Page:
Arctic Sea Ice Growth Slow This Year

Scientists have revealed that winter Arctic sea ice has been the least extensive on record this year, and it’s volume could also set a new low.

The extent of Arctic sea ice is a headline grabbing measurement, but its volume is in fact the best measure of the health of the marine ice floes.

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Scientists waiting on Arctic sea ice volume data

Data beamed back to Earth from Europe’s Cryosat spacecraft shows that the thickness of sea-ice is hovering around a “minimum-maximum.” However there is a chance for further growth to occur this season, and scientists must wait until April before they have a definitive answer.

The extent of the ice is now known and the area of ocean covered by ice is falling from a winter peak, say scientists from the US National Snow and Ice Data Center (NSIDC) and NASA.

March 24 marked the largest average extent at 14.52 million sq km. In 2015 a satellite-era record was set at 14.54 million sq km. While it may appear that 2016 sets a new record, the difference is so small that it falls within the errors built in to the measurement.

Cryosat spacecraft provides valuable data

Arctic ice growth looked as though it would be sluggish for a long time. Air temperatures in the region were 2C-6C above average through December, January and February in nearly every region. This prevented the freeze-up which is usually expected during the dark months of polar winter.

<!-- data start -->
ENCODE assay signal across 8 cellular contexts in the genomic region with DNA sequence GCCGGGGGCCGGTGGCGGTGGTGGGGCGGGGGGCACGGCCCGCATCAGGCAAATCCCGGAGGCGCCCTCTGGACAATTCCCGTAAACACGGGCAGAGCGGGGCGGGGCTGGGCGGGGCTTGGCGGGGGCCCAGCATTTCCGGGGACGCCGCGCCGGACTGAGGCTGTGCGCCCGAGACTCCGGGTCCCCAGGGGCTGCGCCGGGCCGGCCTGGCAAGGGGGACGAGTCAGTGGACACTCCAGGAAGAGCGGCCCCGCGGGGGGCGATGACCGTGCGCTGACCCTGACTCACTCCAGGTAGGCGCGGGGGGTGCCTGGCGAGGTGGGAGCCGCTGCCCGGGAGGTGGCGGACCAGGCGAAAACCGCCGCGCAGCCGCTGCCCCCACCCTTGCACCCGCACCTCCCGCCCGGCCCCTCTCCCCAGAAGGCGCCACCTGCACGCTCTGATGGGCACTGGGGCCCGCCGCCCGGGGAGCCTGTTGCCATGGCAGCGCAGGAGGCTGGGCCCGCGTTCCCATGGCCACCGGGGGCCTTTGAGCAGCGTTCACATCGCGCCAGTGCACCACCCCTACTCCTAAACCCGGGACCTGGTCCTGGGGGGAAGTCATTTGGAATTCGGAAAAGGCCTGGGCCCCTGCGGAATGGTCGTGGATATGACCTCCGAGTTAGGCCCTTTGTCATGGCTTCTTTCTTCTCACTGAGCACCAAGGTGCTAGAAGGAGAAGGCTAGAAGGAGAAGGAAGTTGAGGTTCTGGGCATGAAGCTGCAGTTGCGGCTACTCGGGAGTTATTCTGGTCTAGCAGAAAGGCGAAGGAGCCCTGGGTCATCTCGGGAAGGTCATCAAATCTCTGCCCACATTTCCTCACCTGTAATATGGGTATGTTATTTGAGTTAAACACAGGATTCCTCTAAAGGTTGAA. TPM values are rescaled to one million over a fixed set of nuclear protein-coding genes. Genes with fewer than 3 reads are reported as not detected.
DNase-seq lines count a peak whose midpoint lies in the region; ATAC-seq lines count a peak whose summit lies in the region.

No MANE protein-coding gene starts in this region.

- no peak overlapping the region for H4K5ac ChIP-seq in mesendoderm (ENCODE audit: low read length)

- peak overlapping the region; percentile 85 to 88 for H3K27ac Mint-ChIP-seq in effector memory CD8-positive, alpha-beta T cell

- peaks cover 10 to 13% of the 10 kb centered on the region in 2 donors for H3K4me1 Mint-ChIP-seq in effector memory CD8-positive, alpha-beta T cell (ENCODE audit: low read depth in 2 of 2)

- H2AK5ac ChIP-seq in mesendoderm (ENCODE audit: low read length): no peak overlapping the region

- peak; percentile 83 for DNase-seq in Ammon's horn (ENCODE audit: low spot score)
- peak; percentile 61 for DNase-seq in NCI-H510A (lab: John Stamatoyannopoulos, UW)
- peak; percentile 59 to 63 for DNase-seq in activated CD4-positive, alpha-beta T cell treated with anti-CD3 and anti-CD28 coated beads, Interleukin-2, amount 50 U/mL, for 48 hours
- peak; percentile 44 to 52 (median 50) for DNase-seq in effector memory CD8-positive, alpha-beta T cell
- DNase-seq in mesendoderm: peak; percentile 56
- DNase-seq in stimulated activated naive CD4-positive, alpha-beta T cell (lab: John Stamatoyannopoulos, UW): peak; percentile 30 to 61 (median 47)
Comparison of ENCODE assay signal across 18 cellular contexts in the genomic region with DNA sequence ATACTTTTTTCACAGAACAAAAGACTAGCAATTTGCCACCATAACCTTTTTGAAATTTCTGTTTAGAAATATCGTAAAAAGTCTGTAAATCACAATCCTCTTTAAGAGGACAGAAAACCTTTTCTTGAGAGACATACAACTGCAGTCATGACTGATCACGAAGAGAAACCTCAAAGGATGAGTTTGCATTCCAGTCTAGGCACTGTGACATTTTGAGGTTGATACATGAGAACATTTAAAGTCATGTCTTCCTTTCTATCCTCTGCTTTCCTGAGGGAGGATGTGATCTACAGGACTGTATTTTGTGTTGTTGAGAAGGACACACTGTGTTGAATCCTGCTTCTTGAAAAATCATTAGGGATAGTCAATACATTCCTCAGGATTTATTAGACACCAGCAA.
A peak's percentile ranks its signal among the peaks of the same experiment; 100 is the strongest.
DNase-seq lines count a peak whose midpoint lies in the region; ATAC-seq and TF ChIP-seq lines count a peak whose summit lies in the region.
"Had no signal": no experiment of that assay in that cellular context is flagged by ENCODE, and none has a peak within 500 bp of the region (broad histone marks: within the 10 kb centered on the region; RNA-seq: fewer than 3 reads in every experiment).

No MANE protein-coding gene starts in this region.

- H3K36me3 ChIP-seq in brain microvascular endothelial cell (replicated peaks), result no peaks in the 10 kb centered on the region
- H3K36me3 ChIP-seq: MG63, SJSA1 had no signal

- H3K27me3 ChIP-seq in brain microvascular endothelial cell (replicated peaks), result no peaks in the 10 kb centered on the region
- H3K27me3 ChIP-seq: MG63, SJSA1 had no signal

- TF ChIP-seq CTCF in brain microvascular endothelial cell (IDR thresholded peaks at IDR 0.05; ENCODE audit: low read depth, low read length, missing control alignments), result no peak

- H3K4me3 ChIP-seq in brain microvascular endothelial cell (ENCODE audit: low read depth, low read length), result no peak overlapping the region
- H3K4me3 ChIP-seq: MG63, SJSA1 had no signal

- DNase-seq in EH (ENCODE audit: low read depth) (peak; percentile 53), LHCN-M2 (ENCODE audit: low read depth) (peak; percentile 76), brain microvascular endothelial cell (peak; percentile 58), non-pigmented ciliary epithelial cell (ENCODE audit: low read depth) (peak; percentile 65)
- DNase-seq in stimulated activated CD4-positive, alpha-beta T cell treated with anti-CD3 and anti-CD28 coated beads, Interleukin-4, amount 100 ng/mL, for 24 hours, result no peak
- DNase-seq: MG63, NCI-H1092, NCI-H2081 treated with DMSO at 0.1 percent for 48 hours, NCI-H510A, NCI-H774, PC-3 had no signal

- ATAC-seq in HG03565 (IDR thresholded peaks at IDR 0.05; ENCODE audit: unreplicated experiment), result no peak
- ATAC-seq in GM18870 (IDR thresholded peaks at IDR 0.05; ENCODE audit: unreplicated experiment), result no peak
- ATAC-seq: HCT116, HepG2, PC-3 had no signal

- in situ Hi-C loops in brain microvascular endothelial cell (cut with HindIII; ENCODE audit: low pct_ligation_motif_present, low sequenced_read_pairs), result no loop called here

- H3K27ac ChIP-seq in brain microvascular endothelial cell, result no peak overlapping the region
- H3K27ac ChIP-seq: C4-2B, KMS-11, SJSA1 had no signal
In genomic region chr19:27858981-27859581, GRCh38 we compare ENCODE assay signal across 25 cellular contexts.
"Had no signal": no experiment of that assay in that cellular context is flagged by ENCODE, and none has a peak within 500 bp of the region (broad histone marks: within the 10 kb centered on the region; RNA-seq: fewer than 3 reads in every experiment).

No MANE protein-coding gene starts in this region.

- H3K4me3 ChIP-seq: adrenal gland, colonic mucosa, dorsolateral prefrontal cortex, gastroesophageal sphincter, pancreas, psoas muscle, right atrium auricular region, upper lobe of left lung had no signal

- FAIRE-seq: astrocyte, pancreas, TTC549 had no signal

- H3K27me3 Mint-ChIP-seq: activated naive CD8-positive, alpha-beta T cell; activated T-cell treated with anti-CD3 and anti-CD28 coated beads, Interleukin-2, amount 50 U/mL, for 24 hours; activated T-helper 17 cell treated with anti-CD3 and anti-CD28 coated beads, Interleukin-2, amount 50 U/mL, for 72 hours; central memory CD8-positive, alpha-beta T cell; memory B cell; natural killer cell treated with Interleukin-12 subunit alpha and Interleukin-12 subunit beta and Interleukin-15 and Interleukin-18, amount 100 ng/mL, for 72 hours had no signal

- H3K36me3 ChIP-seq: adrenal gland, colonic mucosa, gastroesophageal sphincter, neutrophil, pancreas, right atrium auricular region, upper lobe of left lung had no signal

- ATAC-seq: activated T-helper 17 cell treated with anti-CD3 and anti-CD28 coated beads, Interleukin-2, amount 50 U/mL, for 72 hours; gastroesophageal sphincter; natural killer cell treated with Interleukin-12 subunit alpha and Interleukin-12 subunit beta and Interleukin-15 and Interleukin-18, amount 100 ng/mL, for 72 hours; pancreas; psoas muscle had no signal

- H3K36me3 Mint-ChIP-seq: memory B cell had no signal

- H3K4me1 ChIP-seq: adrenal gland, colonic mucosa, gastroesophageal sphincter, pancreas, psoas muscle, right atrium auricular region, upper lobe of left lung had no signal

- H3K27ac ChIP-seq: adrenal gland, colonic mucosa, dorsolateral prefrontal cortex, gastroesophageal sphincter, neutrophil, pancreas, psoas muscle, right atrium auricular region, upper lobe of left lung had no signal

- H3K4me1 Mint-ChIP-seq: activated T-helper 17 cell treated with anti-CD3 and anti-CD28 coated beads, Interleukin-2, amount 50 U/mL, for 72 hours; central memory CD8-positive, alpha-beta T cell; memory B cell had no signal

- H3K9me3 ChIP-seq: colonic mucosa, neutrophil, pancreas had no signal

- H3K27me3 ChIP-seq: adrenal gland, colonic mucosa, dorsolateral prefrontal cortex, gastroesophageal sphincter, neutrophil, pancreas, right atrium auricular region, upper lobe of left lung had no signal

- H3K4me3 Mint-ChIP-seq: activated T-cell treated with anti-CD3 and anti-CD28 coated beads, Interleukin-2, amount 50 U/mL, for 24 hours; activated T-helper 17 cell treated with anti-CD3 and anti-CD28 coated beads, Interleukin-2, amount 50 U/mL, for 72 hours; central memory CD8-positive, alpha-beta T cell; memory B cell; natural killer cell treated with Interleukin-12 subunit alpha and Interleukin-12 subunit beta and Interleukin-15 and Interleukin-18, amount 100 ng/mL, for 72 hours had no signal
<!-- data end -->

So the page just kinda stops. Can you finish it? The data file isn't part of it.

The extent of the ice only measures two dimensionally, while Cryosat can take 3D measurements. The European Space Agency uses a radar altimeter to work out how thick the floes are, and thus calculate the volume of the ice when combined with the area and extent data.

So far Cryosat has noticed slow growth during the Arctic winter, but the ice still retains thick multi-year ice to the north of Canada.

Mass gains despite melting in warmer areas

As a result the maximum volume this winter looks to be close to that of 2013, which boasted a peak of 24,800 cubic km. This set a “minimum maximum¨” which followed a huge summer melt in the Arctic.

Scientists must wait to find out for sure because the greatest volume tends to happen days, if not weeks, after ice extent peaks. Ice in the coldest areas can continue to gain mass even as that in warmer areas erodes.

“Once Arctic sea ice has reached its maximum area for the year it continues to thicken for about a month as seawater beneath the ice freezes to the under-ice surface. We expect the ice to reach its maximum amount towards the end of March or start of April,” explained Rachel Tilling, a Cryosat researcher at the Centre for Polar Observation and Modelling (CPOM) at University College London, UK.

“But the ice has only thickened by about 8cm since February, when usually it thickens by twice this amount.”

Prof Andy Shepherd, the senior scientific advisor to the Cryosat mission, told BBC News: “Early March saw slow growth and if that is maintained then I suspect the winter volume will end up being lower than in 2013 – but it will be very marginal.

“This does all illustrate though why we need a three-dimensional view of the ice. Strong winds can cause the same amount of sea-ice to pile up in a smaller than usual area, which you would miss if you considered just the extent of the floes – how widely the ice is spread across the ocean.

“And if this happens, the ice can actually become more resilient to summer melting depending on where it ends up, which emphasises the importance of knowing how thick it is, too,” the Leeds University expert said.